At the risk of rubbing salt into an open wound, the shop decided they had no idea what was wrong with the bikes, so they fitted new carbs and it isn't much better than before. That must be very frustrating.

Do you know what size the carbs are and what jets are in them and where they came from? 34's work well on a race motor but have little bottom end power/torque. Smaller is generally better for the street if you want a bike that's sweet to ride at lower revs around town.

Do you also know what the compression is on both sides?

How is the ignition? New or old, timed correctly or not?

In other words, before we all try to help you to jet it properly over the mighty interweb thing, do we know that everything else is perfect?
 
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pidjones

Over 1,000 Posts
"I was at the end of my abilities and decided to take it to a local shop." This is often the beginning of a long, expensive story. Deciding to throw new carbs at it is a familiar plot line, also. Wish I could male a helpful, non-cynical remark here but all that I have is to study and learn. Consider this bike your training academy. Here is something really helpful - avoid the urge to install pods and get your old airbox and carbs back. You will eventually need them.
 

cardinal

Been Around the Block
I appreciate the feedback as much as I hate to hear it. Originally my plan with this bike was to make it a reliable daily ride, and with that goal I wanted to keep the stock airbox, update the electronics including putting electronic ignition on it, replacing the reg/rec and in general just refine things to make it a solid bike to ride.The Mikunis do seem a lot easier to tune than the stock carbs, but losing the airbox feels like a step in the wrong direction from my ultimate goal.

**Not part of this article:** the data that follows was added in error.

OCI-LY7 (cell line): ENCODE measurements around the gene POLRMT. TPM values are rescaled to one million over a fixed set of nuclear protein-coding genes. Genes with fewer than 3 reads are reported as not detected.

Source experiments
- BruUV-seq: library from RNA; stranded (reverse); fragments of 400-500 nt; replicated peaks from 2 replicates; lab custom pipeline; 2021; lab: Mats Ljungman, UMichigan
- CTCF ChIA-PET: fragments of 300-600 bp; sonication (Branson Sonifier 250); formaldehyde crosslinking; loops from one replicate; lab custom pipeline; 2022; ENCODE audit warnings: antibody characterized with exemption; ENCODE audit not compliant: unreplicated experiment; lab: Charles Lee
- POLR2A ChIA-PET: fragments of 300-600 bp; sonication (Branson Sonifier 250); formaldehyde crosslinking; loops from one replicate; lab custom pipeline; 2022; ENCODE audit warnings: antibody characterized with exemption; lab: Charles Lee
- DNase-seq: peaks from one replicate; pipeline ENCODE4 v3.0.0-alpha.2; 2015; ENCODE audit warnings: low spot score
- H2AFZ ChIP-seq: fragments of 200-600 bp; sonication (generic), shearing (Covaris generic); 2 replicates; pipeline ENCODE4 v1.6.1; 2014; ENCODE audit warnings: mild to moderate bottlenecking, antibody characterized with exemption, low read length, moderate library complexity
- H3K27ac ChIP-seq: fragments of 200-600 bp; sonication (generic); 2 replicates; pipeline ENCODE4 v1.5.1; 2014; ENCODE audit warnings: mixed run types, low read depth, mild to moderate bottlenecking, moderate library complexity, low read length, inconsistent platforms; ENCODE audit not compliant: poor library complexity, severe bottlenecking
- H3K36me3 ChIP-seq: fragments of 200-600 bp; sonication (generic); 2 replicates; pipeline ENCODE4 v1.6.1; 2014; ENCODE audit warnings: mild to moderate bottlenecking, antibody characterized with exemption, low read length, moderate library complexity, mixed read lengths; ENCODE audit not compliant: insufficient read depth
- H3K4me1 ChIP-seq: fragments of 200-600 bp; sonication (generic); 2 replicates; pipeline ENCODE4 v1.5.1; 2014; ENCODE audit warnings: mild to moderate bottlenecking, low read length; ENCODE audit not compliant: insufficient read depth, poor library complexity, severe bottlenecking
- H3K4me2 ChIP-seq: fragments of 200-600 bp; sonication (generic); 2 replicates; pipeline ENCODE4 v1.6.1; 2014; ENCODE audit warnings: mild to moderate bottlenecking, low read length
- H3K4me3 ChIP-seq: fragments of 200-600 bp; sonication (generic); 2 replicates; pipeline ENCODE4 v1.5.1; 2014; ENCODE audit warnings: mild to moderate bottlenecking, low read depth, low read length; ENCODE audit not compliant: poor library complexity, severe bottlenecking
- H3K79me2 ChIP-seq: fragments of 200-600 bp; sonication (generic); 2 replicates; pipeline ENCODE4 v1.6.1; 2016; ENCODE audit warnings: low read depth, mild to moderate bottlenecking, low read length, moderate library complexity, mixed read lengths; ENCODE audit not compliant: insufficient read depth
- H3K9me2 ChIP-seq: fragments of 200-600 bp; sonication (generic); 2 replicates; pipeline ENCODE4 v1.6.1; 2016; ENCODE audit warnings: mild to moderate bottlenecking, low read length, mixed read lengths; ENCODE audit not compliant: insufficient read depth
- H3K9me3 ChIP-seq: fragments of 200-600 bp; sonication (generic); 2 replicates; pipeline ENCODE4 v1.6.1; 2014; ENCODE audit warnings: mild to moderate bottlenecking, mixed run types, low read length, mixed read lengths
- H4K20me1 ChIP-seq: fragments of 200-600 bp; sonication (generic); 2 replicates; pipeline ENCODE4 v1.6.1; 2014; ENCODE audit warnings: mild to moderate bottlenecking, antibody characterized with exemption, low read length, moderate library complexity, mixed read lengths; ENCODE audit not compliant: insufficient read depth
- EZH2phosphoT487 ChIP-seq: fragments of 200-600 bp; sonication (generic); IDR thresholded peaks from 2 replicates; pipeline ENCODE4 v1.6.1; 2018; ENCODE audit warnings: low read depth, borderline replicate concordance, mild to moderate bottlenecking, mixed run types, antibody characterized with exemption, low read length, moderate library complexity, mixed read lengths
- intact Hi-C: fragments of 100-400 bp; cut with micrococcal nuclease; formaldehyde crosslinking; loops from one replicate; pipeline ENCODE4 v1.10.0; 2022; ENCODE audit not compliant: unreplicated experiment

To answer your questions Teazer: I didn't get any info from the shop on the carbs. Like I said I got in there the day before they left for a winter break and I haven't talked to them about the specifics yet. I believe the carbs are 32s? The inlet side is 57mm (2.25") but I haven't had them off the bike to measure the outlet size. I checked compression before all this and both sides were good (I don't remember the numbers, a friend helped me with that). The timing has been checked by multiple people and I am pretty sure it is set up correctly.

The big question you ask is do I know that everything else is perfect?
The answer is an emphatic no. That is why I took it to a shop. I hear you pidjones, and I too am here to learn. This bike has proven to be a larger learning experience than I expected and I am grateful for the help of others that have helped me make progress in this training academy.

After the short ride the other day I pulled the plugs and it looks like it's running rich. The left side is richer than the right. The bike starts fine and once it gets up in the upper RPM range it seems like it wants to go, but the low and midrange are really bad, so I decided to move the needle up. It was in the middle clip position and I raised it one. It is still lagging, but it does seem to have improved things. When I was letting it warm up, I could hear and feel that the left exhaust was more sporadic than the right side. On the right I could feel consistent pulses of exhaust, but on the left side it was not as smooth feeling.

As far as going back to the stock carbs, I have all the stuff to do that, but with the Kehlins I was stuck in a dead-end with a bike that wouldn't run, and now at least it moves and has given me some hope that it will be able to improve to a useable state with some additional tuning. I'm willing to keep the Mikunis.